I wouldn’t want it to happen to me. It only takes a second, but sometimes forever happens in just one second. Everyone’s so burned up and broken to pieces that dentists have to be asked who they are.

Nobody knows how anybody knows which dentists to ask.

One day there was major towelhead news about al-Qaeda that caught my eye, except it wasn’t on the news. It was on the Internet. It was too gruesome for the news. It was bloody.

They caught some civilians and wouldn’t let them escape. If they tried to escape they caught them, tied them to posts, and blindfolded them. They shot them one at a time, although they don’t shoot to kill them. They shot them in the stomach. Then they went back and shot them again.

They just did it randomly. It was very weird.

They filmed it while they were doing it. They are sick butt turds. The army, our army, is totally B. A. and could take them out, but nobody is going to win that war. It’s an epic fail over there. It’s been going on forever. I hope they come here and we can just ramble on their butts.


Our family has plenty of guns, in the attic, and we have ammunition, too. I’m not sure about everything we have, though.

“I have two 12-gauge’s, a semi-automatic pistol, a .22 Sig Sauer, a big bore 14-gauge, and an AK-47 semi-automatic,” said Jack. “I have more, but the rest of it isn’t any of your business.”

Jack is like that. He lives on the third floor and doesn’t let anyone in. It’s all under lock-and-key, including the door to his room. My step mom is good with that. It wouldn’t be so good if I tried. He wears camouflage gear.  But, he’ll be gone in two years. I can’t wait for that.

Jack’s arsenal is technically my dad’s, because he bought them, but they’re really Jack’s. Dad bought them for him, but now he buys guns himself since he’s nineteen and an adult. Before that he wasn’t allowed.

We go shooting sometimes, at the Scooterz-N-Shooterz in Uniontown, and on my grandfather’s farm in Michigan. The whole family goes there every summer. It’s awesome and it’s fun. My grandfather says that whenever anyone says you don’t need a gun you’d better make sure you have one that works.

“They always want to take guns away from the people who didn’t do it,” he says, cackling like he just ate something bad.

Last summer I shot so many rounds off at the farm I got a blister on my hand and it was nasty.

I have my own gun, although it’s not a real one. It’s a G & G Carbine air soft gun. It’s not exactly real, but it looks feels acts real. It shoots BB’s instead of bullets.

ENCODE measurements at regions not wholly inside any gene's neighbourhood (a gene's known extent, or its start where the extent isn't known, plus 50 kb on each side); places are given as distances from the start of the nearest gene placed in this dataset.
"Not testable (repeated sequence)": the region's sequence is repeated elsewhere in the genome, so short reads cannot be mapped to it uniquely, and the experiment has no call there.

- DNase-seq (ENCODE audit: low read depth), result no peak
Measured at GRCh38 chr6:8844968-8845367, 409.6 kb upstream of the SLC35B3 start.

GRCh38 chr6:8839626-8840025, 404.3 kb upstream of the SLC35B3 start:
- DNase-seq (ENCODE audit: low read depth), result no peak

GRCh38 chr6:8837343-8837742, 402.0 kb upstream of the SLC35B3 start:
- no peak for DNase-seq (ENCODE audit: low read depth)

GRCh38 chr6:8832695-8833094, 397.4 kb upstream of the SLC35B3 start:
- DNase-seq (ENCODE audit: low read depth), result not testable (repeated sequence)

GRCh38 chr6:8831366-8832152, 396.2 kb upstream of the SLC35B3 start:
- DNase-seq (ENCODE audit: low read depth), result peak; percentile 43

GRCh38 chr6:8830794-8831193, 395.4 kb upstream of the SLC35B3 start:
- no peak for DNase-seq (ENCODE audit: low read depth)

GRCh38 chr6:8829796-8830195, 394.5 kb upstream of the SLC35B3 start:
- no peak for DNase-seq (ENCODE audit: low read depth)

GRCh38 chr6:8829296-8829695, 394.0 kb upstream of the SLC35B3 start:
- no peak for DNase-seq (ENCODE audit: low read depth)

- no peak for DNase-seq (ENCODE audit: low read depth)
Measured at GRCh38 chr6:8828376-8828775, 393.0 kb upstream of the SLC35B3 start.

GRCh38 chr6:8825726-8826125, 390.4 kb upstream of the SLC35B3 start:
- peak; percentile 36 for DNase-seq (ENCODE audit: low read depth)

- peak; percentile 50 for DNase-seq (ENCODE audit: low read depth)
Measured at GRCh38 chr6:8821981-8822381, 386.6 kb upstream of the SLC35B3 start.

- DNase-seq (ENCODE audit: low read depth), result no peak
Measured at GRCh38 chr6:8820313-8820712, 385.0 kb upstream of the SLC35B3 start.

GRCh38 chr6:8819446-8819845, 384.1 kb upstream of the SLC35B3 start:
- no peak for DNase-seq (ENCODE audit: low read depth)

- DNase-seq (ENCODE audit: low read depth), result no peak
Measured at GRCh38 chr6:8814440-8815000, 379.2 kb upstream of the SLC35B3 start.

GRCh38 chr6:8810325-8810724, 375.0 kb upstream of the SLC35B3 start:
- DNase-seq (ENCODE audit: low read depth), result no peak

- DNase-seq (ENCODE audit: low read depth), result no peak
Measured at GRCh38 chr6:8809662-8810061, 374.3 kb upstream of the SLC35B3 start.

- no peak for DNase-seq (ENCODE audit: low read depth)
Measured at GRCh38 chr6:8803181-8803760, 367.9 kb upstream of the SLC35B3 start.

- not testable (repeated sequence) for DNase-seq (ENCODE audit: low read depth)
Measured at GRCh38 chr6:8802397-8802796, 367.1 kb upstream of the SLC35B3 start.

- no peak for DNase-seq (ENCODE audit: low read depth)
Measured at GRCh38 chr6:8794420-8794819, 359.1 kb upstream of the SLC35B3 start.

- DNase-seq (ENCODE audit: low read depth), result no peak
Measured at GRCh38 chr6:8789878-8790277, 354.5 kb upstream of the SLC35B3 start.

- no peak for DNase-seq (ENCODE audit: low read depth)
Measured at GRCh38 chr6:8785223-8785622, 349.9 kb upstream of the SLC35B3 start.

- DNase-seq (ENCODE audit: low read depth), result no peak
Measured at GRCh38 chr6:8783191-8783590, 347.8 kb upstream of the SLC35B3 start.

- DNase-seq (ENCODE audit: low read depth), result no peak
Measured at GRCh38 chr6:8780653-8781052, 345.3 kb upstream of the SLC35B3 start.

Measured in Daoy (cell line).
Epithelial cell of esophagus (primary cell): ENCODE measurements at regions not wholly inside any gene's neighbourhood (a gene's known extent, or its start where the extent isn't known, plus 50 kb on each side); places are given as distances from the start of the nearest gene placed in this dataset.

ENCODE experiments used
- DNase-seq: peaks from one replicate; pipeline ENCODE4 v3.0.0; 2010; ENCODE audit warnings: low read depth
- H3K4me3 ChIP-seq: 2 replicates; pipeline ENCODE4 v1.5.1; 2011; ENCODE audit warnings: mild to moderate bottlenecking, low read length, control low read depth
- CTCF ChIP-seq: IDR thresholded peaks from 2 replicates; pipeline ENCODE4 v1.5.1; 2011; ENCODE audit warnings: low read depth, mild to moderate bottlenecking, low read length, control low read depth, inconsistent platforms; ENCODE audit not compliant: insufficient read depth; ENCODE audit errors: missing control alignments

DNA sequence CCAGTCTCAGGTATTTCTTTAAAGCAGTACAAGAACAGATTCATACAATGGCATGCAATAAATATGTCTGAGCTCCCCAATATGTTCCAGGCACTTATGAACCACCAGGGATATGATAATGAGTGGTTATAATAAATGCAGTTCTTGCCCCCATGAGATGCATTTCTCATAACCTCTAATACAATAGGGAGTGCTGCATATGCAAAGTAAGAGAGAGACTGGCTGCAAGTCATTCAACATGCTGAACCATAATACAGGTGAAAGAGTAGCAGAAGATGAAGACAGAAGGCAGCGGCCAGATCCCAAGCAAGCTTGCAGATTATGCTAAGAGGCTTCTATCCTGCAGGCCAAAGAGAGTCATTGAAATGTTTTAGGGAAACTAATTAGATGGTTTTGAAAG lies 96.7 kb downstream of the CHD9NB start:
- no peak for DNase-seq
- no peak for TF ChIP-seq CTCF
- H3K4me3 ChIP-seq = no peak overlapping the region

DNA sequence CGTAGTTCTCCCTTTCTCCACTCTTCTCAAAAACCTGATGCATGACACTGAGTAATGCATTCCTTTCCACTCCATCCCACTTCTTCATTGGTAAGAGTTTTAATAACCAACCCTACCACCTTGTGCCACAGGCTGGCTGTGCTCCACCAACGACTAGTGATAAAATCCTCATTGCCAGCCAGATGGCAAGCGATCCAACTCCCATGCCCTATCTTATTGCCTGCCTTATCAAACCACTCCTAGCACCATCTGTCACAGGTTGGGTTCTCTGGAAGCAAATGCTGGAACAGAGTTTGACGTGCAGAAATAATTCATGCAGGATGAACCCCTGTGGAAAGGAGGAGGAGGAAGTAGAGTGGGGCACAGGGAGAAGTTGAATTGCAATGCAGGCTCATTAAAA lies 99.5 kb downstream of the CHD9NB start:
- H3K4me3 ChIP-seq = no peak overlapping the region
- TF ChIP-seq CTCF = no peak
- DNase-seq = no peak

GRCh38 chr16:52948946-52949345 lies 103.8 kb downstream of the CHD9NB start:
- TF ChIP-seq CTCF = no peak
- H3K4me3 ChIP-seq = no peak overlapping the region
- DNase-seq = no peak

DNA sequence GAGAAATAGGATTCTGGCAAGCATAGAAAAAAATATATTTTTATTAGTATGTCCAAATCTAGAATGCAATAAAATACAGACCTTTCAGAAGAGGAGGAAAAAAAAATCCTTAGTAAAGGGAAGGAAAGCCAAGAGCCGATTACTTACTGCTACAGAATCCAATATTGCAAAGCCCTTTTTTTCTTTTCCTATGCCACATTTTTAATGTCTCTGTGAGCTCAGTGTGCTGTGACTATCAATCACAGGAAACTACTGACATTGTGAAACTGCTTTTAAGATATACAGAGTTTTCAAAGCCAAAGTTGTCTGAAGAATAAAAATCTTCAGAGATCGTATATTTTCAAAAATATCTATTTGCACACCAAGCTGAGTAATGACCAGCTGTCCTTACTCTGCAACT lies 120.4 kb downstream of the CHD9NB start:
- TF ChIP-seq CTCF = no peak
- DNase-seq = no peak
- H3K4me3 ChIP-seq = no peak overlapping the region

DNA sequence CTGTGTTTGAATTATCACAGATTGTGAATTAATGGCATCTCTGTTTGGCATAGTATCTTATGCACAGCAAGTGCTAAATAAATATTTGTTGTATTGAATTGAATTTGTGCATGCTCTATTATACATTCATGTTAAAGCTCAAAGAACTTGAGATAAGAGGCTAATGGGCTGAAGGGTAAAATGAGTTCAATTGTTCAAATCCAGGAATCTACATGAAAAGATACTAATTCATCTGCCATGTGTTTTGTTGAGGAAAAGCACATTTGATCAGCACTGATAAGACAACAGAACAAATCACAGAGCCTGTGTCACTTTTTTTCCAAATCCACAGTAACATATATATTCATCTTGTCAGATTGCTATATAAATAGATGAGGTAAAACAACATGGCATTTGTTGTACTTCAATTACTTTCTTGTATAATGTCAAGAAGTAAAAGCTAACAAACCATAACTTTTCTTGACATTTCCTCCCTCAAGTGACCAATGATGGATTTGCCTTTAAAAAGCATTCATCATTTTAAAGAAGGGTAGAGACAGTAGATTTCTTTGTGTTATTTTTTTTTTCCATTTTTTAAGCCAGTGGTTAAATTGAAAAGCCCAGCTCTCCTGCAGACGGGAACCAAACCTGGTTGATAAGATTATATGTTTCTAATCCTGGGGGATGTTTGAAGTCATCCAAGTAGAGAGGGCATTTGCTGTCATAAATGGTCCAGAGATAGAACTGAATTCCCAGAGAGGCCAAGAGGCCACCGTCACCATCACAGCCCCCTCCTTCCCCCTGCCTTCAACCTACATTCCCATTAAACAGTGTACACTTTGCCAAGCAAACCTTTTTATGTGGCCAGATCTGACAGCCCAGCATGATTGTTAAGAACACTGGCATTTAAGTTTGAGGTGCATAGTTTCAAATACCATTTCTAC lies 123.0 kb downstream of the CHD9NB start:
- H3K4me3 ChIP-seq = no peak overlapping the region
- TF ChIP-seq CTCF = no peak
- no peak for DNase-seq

Ted Nugent said the BB gun is the most important gun in the history of American weaponry. He should know. He has his own Ted Nugent-brand ammo. Air soft BB’s are plastic, not metal, but they leave a welt when they hit skin.

My dad bought it for me. It’s not from Target or anyplace like that. It cost almost $400.00. My friends Nick and Jake and I use Grudge Tactical pellets when we’re out and shooting each other. They’re coated with a powder so they leave a mark on your clothes. It isn’t just some stupid toy. It’s fully automatic and fully mechanical, too.

Or, I could knock on Jack’s door upstairs and get the real thing and shoot that.


No one likes to talk about guns at St. Mel’s, not us, and not our teachers. Mr. Rote, our religion teacher, gave us the news Church rules say self-defense is all right, and told us all about St. Aquinas. He said it’s best to shoot first.

“It’s your responsibility to defend your faith, your family, and your country,” he said.

It’s a duty to whale on bad men and terrorists. He didn’t say much more than that. He doesn’t like talking about guns too much. We don’t have metal detectors at St. Mel’s like they do at public schools, but if anyone ever brought a gun to school that would be the end.

They would never be allowed back.

You can wear pajamas to public school, but at St. Mel’s we have to wear a dress shirt and tie, dressy pants, and shoes. You can’t even have too much style in your hair. When you’re in a Catholic school there’s more expected of you. If you’re a Mel’s man or if you go to Ignatius, or any Catholic-whatever school, everyone expects you to be a good person.

What you do in public school is up to you, which isn’t always a good thing.